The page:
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Methods Mol Biol. 2019;2022:353-377. doi: 10.1007/978-1-4939-9608-7_15.

Modeling Biological Complexes Using Integrative Modeling Platform.

Author information

1
California Institute for Quantitative Biosciences, University of California, San Francisco, CA, USA.
2
Structural Bioinformatics Unit, Institut Pasteur, CNRS UMR 3528, Paris, France.
3
California Institute for Quantitative Biosciences, University of California, San Francisco, CA, USA. sali@salilab.org.

Abstract

Integrative structure modeling provides 3D models of macromolecular systems that are based on information from multiple types of experiments, physical principles, statistical inferences, and prior structural models. Here, we provide a hands-on realistic example of integrative structure modeling of the quaternary structure of the actin, tropomyosin, and gelsolin protein assembly based on electron microscopy, solution X-ray scattering, and chemical crosslinking data for the complex as well as excluded volume, sequence connectivity, and rigid atomic X-ray structures of the individual subunits. We follow the general four-stage process for integrative modeling, including gathering the input information, converting the input information into a representation of the system and a scoring function, sampling alternative model configurations guided by the scoring function, and analyzing the results. The computational aspects of this approach are implemented in our open-source Integrative Modeling Platform (IMP), a comprehensive and extensible software package for integrative modeling ( https://integrativemodeling.org ). In particular, we rely on the Python Modeling Interface (PMI) module of IMP that provides facile mixing and matching of macromolecular representations, restraints based on different types of information, sampling algorithms, and analysis including validations of the input data and output models. Finally, we also outline how to deposit an integrative structure and corresponding experimental data into PDB-Dev, the nascent worldwide Protein Data Bank (wwPDB) resource for archiving and disseminating integrative structures ( https://pdb-dev.wwpdb.org ). The example application provides a starting point for a user interested in using IMP for integrative modeling of other biomolecular systems.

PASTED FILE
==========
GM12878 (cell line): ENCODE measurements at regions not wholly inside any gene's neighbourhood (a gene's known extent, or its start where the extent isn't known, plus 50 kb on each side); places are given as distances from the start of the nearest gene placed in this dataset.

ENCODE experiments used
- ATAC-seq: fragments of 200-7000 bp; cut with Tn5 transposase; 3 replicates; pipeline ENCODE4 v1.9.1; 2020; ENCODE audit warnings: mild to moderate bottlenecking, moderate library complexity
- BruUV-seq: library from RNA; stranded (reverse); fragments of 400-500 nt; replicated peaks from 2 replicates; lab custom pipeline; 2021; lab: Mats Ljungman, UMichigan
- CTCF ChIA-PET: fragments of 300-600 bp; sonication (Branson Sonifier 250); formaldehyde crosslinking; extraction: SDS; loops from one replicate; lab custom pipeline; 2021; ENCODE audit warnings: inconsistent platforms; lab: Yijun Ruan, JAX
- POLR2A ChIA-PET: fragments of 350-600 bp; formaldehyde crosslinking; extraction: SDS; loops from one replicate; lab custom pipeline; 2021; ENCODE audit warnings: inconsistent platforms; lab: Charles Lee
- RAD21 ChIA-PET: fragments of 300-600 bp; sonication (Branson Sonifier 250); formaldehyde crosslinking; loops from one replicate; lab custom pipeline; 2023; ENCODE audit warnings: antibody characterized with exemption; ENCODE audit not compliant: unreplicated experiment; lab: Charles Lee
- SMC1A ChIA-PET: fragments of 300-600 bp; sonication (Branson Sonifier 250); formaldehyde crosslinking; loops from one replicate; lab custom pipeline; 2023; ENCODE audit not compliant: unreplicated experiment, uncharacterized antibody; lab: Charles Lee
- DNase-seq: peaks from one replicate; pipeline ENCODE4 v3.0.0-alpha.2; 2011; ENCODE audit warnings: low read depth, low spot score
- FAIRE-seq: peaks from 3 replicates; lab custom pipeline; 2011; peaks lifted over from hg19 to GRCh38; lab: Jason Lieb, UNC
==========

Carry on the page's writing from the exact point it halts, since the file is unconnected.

KEYWORDS:

Biomolecular simulation; Biophysical data; Integrative modeling; Structural modeling

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